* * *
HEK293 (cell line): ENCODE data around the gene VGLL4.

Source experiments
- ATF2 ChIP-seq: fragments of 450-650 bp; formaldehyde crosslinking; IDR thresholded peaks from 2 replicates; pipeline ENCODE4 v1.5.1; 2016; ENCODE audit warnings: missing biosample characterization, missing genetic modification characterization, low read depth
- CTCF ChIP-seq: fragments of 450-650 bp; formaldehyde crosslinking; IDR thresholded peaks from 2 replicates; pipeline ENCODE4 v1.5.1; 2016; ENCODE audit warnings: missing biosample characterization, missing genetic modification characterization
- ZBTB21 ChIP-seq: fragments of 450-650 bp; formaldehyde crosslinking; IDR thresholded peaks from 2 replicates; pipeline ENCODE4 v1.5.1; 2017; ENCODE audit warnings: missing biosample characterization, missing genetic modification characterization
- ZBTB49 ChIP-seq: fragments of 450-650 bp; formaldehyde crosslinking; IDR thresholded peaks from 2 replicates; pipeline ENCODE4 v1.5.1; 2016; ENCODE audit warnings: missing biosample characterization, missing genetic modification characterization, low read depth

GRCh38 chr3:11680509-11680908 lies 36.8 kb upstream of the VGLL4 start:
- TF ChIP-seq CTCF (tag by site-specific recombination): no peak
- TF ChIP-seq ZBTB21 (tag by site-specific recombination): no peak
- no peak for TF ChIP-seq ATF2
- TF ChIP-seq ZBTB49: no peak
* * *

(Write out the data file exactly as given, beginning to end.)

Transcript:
HEK293 (cell line): ENCODE data around the gene VGLL4.

Source experiments
- ATF2 ChIP-seq: fragments of 450-650 bp; formaldehyde crosslinking; IDR thresholded peaks from 2 replicates; pipeline ENCODE4 v1.5.1; 2016; ENCODE audit warnings: missing biosample characterization, missing genetic modification characterization, low read depth
- CTCF ChIP-seq: fragments of 450-650 bp; formaldehyde crosslinking; IDR thresholded peaks from 2 replicates; pipeline ENCODE4 v1.5.1; 2016; ENCODE audit warnings: missing biosample characterization, missing genetic modification characterization
- ZBTB21 ChIP-seq: fragments of 450-650 bp; formaldehyde crosslinking; IDR thresholded peaks from 2 replicates; pipeline ENCODE4 v1.5.1; 2017; ENCODE audit warnings: missing biosample characterization, missing genetic modification characterization
- ZBTB49 ChIP-seq: fragments of 450-650 bp; formaldehyde crosslinking; IDR thresholded peaks from 2 replicates; pipeline ENCODE4 v1.5.1; 2016; ENCODE audit warnings: missing biosample characterization, missing genetic modification characterization, low read depth

GRCh38 chr3:11680509-11680908 lies 36.8 kb upstream of the VGLL4 start:
- TF ChIP-seq CTCF (tag by site-specific recombination): no peak
- TF ChIP-seq ZBTB21 (tag by site-specific recombination): no peak
- no peak for TF ChIP-seq ATF2
- TF ChIP-seq ZBTB49: no peak